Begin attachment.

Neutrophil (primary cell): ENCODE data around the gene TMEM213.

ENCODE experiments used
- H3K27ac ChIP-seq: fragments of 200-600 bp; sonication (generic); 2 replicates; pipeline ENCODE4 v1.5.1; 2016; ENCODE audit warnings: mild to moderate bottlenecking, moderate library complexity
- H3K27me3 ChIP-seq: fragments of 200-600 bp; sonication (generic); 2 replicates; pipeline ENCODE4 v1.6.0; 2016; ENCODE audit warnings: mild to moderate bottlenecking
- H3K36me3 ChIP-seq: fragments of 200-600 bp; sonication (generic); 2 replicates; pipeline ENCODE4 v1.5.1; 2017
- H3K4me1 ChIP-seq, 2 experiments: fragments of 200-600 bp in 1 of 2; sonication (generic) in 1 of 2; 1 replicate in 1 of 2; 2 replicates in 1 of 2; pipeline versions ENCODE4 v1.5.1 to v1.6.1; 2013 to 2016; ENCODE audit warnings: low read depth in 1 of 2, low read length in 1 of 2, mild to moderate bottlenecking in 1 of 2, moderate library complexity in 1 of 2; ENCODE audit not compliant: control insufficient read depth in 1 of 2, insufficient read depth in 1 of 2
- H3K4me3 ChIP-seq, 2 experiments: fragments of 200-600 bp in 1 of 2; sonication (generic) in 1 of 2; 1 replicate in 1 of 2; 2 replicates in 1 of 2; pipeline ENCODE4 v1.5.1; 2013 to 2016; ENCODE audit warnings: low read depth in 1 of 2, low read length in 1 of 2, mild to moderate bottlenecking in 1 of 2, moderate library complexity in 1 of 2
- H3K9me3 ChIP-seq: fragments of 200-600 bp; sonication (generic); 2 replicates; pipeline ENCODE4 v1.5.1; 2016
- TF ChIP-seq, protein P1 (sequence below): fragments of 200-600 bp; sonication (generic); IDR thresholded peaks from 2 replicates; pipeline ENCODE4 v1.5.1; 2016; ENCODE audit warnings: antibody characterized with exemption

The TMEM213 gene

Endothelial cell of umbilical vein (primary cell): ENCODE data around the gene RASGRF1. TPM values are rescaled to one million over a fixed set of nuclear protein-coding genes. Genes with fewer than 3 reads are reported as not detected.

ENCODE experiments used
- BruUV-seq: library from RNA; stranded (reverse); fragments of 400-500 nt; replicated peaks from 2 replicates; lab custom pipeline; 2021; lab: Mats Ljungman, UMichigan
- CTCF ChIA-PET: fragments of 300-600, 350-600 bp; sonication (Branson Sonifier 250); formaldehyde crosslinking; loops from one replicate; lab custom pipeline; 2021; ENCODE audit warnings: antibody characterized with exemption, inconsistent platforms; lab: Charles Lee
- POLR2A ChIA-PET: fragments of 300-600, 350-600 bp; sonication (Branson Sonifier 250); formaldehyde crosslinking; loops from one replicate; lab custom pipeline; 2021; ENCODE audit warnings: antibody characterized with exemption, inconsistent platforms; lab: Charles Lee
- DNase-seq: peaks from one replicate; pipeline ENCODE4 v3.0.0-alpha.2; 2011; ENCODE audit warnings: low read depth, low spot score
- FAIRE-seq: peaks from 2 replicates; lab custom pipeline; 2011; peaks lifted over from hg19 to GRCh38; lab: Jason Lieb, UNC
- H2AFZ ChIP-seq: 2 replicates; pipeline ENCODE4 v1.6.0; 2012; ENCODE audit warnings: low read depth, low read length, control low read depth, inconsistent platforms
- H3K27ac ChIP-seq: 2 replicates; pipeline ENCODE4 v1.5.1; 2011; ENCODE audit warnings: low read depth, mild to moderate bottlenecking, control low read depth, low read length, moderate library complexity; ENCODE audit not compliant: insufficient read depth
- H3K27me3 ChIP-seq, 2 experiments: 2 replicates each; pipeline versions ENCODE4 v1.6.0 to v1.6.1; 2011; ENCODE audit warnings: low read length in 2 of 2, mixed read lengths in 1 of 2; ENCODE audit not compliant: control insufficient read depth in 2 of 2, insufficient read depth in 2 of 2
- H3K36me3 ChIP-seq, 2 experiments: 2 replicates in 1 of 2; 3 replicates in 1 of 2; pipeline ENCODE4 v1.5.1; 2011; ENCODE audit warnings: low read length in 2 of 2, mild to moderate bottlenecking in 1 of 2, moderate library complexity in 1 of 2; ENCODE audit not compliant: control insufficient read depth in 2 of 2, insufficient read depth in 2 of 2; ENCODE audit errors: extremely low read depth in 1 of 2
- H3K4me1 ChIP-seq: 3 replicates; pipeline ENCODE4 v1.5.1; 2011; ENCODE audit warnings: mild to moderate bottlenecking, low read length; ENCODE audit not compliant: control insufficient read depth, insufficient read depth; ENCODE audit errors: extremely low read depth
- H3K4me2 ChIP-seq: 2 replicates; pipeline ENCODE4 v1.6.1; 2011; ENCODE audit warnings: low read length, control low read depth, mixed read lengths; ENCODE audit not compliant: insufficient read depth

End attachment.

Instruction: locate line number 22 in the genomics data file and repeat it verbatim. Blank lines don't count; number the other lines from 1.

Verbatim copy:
- H3K4me1 ChIP-seq: 3 replicates; pipeline ENCODE4 v1.5.1; 2011; ENCODE audit warnings: mild to moderate bottlenecking, low read length; ENCODE audit not compliant: control insufficient read depth, insufficient read depth; ENCODE audit errors: extremely low read depth